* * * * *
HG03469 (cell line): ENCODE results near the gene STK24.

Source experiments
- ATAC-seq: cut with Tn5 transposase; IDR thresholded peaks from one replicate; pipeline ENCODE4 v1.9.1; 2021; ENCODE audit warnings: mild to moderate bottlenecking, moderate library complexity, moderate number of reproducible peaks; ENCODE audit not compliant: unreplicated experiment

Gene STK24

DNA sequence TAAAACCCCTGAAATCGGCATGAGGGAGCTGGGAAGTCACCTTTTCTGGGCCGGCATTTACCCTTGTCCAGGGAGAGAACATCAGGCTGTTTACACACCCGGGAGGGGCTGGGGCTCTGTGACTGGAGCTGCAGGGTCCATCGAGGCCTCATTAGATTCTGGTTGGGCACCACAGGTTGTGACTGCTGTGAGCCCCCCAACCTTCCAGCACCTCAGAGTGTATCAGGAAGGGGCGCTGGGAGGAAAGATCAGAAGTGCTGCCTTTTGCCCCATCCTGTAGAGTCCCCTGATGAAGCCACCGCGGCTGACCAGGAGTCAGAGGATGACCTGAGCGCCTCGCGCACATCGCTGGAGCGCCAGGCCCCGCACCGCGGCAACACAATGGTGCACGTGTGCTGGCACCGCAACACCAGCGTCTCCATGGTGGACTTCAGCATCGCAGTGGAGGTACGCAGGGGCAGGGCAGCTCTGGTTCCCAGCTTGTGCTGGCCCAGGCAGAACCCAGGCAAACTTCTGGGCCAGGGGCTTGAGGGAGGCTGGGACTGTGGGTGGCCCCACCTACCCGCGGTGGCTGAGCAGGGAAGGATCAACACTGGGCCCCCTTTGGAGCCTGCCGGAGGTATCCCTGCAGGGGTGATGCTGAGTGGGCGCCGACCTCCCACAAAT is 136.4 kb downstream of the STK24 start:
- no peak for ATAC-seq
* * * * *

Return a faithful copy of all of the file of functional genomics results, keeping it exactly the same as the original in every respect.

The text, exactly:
HG03469 (cell line): ENCODE results near the gene STK24.

Source experiments
- ATAC-seq: cut with Tn5 transposase; IDR thresholded peaks from one replicate; pipeline ENCODE4 v1.9.1; 2021; ENCODE audit warnings: mild to moderate bottlenecking, moderate library complexity, moderate number of reproducible peaks; ENCODE audit not compliant: unreplicated experiment

Gene STK24

DNA sequence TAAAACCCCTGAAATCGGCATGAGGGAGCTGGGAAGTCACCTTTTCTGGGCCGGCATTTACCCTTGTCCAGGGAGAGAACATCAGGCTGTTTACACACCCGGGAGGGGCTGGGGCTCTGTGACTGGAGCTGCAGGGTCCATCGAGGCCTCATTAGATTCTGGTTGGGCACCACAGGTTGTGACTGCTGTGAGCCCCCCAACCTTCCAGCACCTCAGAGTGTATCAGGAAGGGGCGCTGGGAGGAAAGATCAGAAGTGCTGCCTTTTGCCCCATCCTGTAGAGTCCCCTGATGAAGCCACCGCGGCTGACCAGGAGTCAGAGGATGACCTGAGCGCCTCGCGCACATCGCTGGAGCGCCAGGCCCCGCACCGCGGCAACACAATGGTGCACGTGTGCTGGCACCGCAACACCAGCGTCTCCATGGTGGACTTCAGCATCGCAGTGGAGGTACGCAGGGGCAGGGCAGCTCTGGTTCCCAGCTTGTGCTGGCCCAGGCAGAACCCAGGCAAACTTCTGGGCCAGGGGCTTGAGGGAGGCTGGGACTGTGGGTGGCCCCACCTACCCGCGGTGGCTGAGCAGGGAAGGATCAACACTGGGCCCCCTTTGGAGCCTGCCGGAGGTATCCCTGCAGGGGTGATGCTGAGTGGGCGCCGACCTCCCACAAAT is 136.4 kb downstream of the STK24 start:
- no peak for ATAC-seq